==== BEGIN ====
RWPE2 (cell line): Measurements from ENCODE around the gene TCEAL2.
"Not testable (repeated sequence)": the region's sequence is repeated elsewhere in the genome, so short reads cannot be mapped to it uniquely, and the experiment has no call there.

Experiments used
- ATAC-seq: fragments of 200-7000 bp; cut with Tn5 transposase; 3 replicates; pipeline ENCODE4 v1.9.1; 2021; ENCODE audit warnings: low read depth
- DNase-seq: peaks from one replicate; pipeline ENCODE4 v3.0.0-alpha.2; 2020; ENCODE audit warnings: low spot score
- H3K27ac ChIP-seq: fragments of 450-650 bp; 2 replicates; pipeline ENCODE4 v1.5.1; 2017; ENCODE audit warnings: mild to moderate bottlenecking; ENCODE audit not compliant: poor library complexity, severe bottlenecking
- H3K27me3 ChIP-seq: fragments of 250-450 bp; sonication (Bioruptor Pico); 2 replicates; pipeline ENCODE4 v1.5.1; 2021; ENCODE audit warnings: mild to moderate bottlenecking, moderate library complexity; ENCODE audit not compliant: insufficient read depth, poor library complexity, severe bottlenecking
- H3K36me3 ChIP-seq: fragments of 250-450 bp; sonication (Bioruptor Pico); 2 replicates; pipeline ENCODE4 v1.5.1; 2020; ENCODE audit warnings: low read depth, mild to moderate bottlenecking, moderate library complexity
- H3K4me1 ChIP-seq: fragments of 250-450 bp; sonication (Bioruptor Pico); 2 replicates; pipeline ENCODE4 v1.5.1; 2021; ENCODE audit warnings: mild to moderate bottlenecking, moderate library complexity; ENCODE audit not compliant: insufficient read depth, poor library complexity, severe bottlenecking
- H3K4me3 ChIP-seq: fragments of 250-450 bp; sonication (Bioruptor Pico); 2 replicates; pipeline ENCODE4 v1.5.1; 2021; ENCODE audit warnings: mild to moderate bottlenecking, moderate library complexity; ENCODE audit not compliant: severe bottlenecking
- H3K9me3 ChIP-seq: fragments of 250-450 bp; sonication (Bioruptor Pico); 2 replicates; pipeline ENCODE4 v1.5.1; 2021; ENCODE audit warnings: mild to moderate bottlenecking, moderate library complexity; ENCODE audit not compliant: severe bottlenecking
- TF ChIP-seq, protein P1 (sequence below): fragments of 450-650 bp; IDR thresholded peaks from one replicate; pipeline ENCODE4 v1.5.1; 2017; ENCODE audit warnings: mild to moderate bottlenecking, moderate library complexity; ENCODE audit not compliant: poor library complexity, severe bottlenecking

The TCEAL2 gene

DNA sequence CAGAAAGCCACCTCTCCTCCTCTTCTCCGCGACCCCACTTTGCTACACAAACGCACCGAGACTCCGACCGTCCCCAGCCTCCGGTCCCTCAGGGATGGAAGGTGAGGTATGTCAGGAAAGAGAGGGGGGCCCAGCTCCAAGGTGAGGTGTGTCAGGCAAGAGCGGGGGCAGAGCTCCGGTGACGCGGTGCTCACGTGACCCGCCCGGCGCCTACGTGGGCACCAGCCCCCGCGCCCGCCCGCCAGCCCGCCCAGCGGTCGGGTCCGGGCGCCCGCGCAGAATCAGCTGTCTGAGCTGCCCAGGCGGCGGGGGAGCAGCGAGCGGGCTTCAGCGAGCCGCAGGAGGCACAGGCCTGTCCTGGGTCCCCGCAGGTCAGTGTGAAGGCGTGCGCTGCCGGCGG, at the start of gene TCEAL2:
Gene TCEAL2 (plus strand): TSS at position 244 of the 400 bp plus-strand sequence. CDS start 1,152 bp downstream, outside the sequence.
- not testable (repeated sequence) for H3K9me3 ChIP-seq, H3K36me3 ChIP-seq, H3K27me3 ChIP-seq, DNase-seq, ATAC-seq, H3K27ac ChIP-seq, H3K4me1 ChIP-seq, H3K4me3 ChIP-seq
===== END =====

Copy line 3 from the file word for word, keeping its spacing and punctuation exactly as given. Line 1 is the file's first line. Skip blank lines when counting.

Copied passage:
Experiments used